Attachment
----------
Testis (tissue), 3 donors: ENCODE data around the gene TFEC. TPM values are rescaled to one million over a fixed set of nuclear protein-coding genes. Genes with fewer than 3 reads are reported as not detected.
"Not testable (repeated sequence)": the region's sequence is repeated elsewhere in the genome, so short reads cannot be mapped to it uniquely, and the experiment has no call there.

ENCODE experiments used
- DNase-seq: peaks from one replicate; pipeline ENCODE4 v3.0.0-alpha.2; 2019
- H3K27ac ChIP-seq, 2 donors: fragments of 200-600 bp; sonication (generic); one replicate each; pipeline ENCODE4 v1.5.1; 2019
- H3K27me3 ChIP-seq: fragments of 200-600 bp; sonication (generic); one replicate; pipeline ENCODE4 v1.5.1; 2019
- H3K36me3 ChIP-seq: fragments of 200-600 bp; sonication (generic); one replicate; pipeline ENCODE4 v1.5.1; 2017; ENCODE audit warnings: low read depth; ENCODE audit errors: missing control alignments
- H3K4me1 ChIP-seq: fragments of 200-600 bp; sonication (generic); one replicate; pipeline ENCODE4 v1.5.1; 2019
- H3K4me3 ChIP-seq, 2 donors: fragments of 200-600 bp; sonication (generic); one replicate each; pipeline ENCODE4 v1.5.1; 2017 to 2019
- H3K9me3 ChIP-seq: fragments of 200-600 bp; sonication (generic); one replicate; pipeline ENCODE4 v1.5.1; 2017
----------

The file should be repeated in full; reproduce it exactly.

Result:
Testis (tissue), 3 donors: ENCODE data around the gene TFEC. TPM values are rescaled to one million over a fixed set of nuclear protein-coding genes. Genes with fewer than 3 reads are reported as not detected.
"Not testable (repeated sequence)": the region's sequence is repeated elsewhere in the genome, so short reads cannot be mapped to it uniquely, and the experiment has no call there.

ENCODE experiments used
- DNase-seq: peaks from one replicate; pipeline ENCODE4 v3.0.0-alpha.2; 2019
- H3K27ac ChIP-seq, 2 donors: fragments of 200-600 bp; sonication (generic); one replicate each; pipeline ENCODE4 v1.5.1; 2019
- H3K27me3 ChIP-seq: fragments of 200-600 bp; sonication (generic); one replicate; pipeline ENCODE4 v1.5.1; 2019
- H3K36me3 ChIP-seq: fragments of 200-600 bp; sonication (generic); one replicate; pipeline ENCODE4 v1.5.1; 2017; ENCODE audit warnings: low read depth; ENCODE audit errors: missing control alignments
- H3K4me1 ChIP-seq: fragments of 200-600 bp; sonication (generic); one replicate; pipeline ENCODE4 v1.5.1; 2019
- H3K4me3 ChIP-seq, 2 donors: fragments of 200-600 bp; sonication (generic); one replicate each; pipeline ENCODE4 v1.5.1; 2017 to 2019
- H3K9me3 ChIP-seq: fragments of 200-600 bp; sonication (generic); one replicate; pipeline ENCODE4 v1.5.1; 2017